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CHICAGO – It was a fitting match-up on a flawless night at Soldier Field to start the 2019 season.

A hint of fall was in the air with a beautiful sunset setting the perfect backdrop for the beginning of the Bears’ centennial campaign. With a national audience watching, and a full house anticipating the match-up with the rival Packers.

If only the game could have been as great, or even a bit as good as the atmosphere. Frankly, it was a struggle in a number of areas for both sides, especially for the Mitchell Trubisky-led Bears’ offense.

By the end of frustrating and perhaps infuriating 60 minutes, Matt Nagy’s team was handed a disappointing 10-3 season-opening loss to Green Bay on Thursday night at Soldier Field.

It marks the sixth consecutive year the Bears have lost their season opener, with three of those coming against the Packers, and it was mostly because of their lack of production on offense.

Despite the fact that the defense allowed just 213 yards on the night and sacked Aaron Rodgers five times, the offense could only muster 254 in the defeat. They had just one scoring drive on the evening in the first quarter, and that produced just a field goal, as the Bears reached the red zone only once during the game.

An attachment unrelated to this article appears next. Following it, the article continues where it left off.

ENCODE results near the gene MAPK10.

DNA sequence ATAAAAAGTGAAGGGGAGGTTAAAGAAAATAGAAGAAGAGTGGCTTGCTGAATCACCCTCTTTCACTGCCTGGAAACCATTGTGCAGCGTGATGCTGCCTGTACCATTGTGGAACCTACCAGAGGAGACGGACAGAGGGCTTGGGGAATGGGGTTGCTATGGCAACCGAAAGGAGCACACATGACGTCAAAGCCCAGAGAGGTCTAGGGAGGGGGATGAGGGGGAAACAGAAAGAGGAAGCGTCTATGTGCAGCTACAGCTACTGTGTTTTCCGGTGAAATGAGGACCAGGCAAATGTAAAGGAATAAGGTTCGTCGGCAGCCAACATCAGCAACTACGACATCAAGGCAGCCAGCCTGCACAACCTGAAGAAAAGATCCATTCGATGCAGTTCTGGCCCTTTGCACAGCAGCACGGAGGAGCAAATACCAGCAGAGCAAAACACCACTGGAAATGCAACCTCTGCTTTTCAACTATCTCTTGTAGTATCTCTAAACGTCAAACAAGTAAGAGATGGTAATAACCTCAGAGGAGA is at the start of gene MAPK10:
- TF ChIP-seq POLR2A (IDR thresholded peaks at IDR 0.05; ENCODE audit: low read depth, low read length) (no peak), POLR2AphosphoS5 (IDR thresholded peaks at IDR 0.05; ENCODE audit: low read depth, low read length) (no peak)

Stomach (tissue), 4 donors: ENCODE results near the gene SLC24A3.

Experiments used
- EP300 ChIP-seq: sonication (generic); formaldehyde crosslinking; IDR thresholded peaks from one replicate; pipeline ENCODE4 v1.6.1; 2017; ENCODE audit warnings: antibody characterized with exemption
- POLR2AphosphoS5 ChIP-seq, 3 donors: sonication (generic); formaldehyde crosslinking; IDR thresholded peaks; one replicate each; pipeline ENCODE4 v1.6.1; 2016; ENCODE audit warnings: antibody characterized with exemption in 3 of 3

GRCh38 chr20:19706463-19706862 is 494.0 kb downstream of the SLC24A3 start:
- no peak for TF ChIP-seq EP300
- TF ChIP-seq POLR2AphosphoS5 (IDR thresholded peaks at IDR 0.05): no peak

That ended when Trubisky was intercepted by former Bears’ safety Adrian Amos, adding another painful memory to an overall forgettable night at Soldier Field.

The Bears’ defense set the tone early on with two sacks on the opening two drives as they allowed the Packers -12 total yards in the first quarter. Eddy Pineiro opened up the scoring for the Bears with a 38-yard field goal that split the uprights, drawing a boisterous roar from the crowd.

Then the offense went silent, with Trubisky and the group struggling to find a rhythm. A number of passes from the quarterback were nearly intercepted, as the group finished with just 98 first half yards.

Meanwhile, Rodgers broke through to get the Packers on the board with a quick four-play, 74-yard drive that finished with a jump ball touchdown catch by Jimmy Graham to make it 7-3.

It’s all the Bears’ defense would allow till the fourth quarter, when Rodgers led a 73-yard drive to set up a Mason Crosby field goal. But lacking any rhythm and struggling with penalties – ten on the game including a stretch of three-consecutive in the third quarter – the lead held up.

It appeared that the Bears were about to break through on a drive late in the fourth quarter as a series of Trubisky passes got them down to the Green Bay nine-yard line. But on third down the drive was ended when Amos picked off a Trubisky pass to the corner of the endzone to end the drive.

Once again, the defense got the ball back, but the offense did nothing with it. They got just one short completion before two more incompletions and a sack ended a most frustrating night for the Bears’ offense.